The iconic koala needs our protection

The iconic koala needs our protection

Koalas are in trouble. They are a treasured national icon, yet there is no consistent or comprehensive approach to their protection.

The koala is emblematic of the issues facing Australian native wildlife. Its life is threatened by the loss and fragmentation of its habitat because of insensitive development, human-animal conflict and land clearing from logging—all of which often causes injury or death.

The loss of eucalyptus trees—the koala’s food--leads to more time spent on the ground where koalas can be hurt by dogs or car strikes. Habitat fragmentation is also thought to increase the koala’s vulnerability to drought and diseases including Chlamydia and koala retrovirus, which are decimating the species in many areas.

Yet some populations in southern Australia are considered over-abundant.

Last week, Environment Minister, Tony Burke, announced Australia's most at-risk koala populations need to be included on the national list of threatened species. The listing is good news for koalas but it must be followed up with action from both state and federal governments if it is going to translate into effective protection for koalas in the trees as well as on the ground.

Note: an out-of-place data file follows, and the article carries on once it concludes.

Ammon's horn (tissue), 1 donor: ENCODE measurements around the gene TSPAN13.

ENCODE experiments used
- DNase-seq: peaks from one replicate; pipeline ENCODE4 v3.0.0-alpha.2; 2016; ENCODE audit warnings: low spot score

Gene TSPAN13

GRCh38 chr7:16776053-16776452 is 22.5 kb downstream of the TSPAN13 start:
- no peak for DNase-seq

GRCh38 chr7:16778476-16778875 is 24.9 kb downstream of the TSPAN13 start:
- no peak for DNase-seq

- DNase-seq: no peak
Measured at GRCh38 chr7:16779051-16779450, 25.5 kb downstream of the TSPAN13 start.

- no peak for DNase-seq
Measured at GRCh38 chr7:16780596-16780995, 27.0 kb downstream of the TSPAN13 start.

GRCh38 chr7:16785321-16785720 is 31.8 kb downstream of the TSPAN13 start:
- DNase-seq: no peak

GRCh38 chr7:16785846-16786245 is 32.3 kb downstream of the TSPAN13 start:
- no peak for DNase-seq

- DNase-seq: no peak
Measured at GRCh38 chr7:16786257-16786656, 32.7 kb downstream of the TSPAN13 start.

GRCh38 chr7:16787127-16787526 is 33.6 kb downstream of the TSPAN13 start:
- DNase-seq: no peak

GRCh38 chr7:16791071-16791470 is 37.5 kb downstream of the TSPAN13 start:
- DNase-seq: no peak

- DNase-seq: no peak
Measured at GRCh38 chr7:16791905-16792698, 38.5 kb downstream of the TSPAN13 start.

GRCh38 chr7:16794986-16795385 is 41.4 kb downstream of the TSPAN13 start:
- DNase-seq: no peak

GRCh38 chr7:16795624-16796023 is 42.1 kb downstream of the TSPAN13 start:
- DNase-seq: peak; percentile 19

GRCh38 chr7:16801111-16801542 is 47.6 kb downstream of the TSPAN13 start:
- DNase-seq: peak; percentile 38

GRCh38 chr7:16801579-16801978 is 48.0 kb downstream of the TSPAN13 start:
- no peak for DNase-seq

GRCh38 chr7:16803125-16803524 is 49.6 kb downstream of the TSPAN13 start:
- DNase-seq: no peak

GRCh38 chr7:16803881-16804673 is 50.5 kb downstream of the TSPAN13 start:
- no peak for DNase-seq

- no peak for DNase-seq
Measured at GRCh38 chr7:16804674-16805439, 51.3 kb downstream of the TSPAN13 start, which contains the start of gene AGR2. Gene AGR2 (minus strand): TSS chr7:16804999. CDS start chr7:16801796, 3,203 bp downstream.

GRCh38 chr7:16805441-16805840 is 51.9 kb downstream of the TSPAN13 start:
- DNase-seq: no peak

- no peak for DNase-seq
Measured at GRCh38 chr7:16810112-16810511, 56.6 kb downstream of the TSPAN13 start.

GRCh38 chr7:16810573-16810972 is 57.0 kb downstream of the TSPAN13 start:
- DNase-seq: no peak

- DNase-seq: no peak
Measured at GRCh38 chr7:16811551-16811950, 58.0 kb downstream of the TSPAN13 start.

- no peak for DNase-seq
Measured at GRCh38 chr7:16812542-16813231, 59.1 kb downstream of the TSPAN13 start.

What’s needed is a coordinated, well-funded and standardized approach to:

  • Population estimates and monitoring
  • Disease research and control
  • Protecting key habitats from logging, roads and development
  • Disease research and control
  • Effective dog management

Population estimates are not reliable at the state or federal level. Some estimates suggest 10 million koalas existed before European settlement began with numbers now just a fraction of that.

The Threatened Species Scientific Committee calculates that the population was 200,000 in 2010, down from 430,000 in 1990. The lack of better population estimates is the reason that the committee has not recommended listing koalas to date. But there is now more recent evidence of sharp declines, sometimes as much as 80 percent, in areas where good data does exist.

Email state and federal officials to voice your concern that more must be done to protect one of our national treasures.



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